Yesterday I received the following email from an Egyptian guy:
I have a question for you if you don't mind, why would an American girl get in a relationship with an Egyptian guy? I mean there is many differences between us ( I'm an Egyptian guy) , different culture, different religion , different habits , different life style in general & the very first reason is "looks" 99% of us don't have blue eyes, or beautiful hair or white skin ?? American guys are much more "handsome" than us! there another big reason , most of Egyptian families don't like it or agree when their son decide to marry a forigner lady.
I have decided to answer his email here, instead of sending him a personal response, because I am sure that many Egyptian men who read this blog may have the same question in mind.
One of the reasons I started this blog was to help Americans (and other foreigners with an interest in Egypt) understand Egyptian culture. But it can work both ways, I imagine. Now here is an opportunity to kill two birds with one stone.
Dear Egyptian Guy,
Yes, it's true that there are differences noticeable right off the bat. You nicely pointed out culture, habits and religion. However, when you stated that the most important reason is looks - 99% of Egyptians don't have blue eyes, beautiful hair, or white skin and are not as "handsome" as Americans guys - I felt a twinge of sadness come over me. I felt sad that you would think I would base an important decision such as marriage on eye color or skin color or hair quality - or even looks in general. But then I put myself in your shoes and it made perfect sense.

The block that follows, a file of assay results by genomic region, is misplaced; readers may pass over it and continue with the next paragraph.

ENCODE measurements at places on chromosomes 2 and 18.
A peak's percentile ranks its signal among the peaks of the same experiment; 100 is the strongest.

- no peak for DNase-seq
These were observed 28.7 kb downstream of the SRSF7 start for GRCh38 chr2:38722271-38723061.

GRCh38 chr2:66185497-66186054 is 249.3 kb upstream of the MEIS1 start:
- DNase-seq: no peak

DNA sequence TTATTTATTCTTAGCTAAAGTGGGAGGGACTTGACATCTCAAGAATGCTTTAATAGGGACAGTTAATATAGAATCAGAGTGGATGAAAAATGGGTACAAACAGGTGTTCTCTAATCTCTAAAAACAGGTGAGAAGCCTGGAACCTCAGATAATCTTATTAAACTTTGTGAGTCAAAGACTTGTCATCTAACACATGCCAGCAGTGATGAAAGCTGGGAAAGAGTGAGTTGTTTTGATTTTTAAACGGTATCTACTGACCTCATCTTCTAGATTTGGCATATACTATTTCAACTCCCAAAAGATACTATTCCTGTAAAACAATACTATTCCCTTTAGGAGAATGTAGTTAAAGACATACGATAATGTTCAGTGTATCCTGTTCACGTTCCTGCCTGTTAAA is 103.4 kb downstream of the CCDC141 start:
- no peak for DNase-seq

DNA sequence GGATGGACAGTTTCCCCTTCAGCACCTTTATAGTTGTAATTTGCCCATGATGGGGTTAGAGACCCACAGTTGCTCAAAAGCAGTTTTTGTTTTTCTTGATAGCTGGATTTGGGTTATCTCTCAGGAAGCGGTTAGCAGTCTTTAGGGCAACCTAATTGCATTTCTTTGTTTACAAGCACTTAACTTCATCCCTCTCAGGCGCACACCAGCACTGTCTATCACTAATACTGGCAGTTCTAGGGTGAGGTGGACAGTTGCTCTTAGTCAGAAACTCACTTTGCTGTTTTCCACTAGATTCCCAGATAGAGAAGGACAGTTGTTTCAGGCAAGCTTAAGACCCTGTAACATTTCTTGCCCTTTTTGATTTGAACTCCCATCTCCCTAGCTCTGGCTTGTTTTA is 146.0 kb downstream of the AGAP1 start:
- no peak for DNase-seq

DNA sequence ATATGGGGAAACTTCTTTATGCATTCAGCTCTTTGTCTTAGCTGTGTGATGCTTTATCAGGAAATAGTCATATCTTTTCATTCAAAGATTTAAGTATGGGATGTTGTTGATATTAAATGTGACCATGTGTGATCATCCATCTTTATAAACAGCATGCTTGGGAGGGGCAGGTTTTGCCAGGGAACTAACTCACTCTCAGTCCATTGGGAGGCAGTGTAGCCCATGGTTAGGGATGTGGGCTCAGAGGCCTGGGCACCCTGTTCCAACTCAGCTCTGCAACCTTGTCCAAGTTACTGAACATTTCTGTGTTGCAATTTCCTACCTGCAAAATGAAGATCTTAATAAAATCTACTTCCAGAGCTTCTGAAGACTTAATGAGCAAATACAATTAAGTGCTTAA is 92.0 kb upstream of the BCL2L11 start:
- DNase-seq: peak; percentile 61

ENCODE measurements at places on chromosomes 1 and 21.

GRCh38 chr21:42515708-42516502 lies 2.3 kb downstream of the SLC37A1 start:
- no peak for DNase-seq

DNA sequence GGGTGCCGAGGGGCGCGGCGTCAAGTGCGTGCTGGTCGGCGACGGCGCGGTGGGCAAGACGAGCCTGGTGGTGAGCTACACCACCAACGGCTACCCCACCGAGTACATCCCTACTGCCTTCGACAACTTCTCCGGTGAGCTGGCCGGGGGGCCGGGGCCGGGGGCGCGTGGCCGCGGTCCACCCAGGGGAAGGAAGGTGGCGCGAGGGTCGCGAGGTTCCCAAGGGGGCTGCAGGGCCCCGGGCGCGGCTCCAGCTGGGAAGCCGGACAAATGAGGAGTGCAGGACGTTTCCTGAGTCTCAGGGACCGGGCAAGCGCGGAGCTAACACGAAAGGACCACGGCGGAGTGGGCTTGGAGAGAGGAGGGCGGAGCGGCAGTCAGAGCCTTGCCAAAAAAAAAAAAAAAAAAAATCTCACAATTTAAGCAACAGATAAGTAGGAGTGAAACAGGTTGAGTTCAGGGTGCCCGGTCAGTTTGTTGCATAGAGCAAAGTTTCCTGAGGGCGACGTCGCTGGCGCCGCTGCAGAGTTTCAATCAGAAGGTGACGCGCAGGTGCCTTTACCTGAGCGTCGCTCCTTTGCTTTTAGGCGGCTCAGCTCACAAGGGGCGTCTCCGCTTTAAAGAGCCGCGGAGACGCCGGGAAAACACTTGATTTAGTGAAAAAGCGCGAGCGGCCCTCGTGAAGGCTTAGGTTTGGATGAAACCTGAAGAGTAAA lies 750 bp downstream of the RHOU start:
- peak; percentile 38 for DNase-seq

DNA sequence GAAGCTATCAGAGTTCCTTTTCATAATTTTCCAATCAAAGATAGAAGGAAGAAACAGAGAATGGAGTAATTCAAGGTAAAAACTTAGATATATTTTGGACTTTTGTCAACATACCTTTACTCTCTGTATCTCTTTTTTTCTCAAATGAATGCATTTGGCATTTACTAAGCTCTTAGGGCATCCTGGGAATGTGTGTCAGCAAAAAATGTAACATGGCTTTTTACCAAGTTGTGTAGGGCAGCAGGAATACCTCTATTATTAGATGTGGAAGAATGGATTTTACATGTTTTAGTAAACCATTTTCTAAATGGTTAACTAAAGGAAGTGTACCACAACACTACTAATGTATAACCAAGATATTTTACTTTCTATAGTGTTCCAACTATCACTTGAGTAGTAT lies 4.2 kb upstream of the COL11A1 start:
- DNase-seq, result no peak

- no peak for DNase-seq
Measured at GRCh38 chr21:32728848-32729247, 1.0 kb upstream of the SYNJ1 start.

Let's turn the focus away from you for a minute and allow me to speak about Egyptian guys in general. How do Egyptian guys get married? Well, there are several different ways. He may have a crush on someone he meets at University and begin to socially "date" her going out for coffee with groups of other students - she will always be there. They may fall in love (although there is a strong belief that falling in love before marriage is wrong - you must not love your spouse until after marriage) and after a few months or years he may ask for a meeting with her father. Of course her mother may know that they are in love, but the father does not know this. If the father approves the guy and girl may get engaged. That is good for them because now they no longer have to hide their feelings for each other. They can officially begin to date. If the father does not approve both the guy and the girl end up heartbroken and she may, for years to come, reject all other offers of marriage that her father presents to her. But that is a different story.